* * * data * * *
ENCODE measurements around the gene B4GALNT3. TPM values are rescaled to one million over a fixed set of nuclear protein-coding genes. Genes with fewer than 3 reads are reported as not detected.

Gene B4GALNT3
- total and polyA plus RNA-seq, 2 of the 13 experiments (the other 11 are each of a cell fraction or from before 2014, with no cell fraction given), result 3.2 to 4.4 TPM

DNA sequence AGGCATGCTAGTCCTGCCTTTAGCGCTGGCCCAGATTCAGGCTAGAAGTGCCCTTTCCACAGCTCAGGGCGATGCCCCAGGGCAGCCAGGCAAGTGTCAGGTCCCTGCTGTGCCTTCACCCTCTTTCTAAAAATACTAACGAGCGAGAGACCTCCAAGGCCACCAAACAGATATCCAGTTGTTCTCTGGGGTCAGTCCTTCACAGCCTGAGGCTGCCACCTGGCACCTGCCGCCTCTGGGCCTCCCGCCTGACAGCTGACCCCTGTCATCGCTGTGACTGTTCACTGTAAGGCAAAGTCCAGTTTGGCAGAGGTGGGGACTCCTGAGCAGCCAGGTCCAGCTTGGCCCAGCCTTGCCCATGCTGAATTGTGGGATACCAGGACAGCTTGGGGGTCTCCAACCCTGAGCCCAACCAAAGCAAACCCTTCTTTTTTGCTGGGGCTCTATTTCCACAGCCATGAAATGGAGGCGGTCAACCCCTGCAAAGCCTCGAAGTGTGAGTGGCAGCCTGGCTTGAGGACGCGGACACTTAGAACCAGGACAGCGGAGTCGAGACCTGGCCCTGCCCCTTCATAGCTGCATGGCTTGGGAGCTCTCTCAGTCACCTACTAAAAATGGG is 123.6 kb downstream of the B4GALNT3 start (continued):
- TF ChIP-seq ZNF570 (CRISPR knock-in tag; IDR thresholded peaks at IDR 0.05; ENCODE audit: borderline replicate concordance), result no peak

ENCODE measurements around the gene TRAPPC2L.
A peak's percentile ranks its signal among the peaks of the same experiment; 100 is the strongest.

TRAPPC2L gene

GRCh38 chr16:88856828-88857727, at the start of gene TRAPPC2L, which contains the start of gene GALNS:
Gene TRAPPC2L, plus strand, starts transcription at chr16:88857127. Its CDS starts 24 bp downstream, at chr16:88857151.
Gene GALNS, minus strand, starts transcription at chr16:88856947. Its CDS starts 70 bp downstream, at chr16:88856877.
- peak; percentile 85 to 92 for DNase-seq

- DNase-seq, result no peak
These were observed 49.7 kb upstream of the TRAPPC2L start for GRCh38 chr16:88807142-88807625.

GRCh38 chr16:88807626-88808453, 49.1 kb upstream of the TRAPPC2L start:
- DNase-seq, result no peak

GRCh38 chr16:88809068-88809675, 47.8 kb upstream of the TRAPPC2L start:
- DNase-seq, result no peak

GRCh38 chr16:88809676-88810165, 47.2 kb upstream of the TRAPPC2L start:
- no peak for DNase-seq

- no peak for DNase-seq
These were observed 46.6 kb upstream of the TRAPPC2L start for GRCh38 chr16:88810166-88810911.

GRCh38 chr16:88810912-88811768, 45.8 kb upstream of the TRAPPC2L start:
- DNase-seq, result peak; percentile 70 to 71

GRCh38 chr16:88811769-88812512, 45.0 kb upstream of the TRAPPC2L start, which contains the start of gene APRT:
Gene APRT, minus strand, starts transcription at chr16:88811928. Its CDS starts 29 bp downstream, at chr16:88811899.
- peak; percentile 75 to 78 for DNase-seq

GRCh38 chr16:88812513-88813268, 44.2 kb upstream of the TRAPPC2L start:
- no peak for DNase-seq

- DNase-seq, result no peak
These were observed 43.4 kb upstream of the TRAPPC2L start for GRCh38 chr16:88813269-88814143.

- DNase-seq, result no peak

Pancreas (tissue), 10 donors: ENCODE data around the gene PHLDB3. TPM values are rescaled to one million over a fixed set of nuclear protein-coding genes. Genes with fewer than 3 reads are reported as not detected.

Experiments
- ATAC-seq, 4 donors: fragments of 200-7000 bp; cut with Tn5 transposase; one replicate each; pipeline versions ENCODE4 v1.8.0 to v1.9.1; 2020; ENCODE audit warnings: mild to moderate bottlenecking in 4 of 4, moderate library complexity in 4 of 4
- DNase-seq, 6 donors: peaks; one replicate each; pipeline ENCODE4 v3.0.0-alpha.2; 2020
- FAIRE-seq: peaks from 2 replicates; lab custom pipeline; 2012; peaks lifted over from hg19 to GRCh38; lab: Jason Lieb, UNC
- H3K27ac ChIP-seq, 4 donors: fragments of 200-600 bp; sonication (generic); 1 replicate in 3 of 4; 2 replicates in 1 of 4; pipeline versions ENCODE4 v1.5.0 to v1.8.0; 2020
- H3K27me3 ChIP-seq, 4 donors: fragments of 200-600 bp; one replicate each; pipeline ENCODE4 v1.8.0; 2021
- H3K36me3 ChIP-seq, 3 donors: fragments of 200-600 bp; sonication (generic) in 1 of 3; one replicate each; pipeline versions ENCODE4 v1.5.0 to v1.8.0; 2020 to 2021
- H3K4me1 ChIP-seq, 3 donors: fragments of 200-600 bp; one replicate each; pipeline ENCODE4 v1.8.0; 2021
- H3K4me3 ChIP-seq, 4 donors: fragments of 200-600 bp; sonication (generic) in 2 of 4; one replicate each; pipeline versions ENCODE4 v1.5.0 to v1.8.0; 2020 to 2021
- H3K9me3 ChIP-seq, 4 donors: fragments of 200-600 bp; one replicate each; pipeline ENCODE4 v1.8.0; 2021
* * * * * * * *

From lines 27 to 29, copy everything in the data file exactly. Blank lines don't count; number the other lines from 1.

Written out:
- peak; percentile 75 to 78 for DNase-seq

GRCh38 chr16:88812513-88813268, 44.2 kb upstream of the TRAPPC2L start:
- no peak for DNase-seq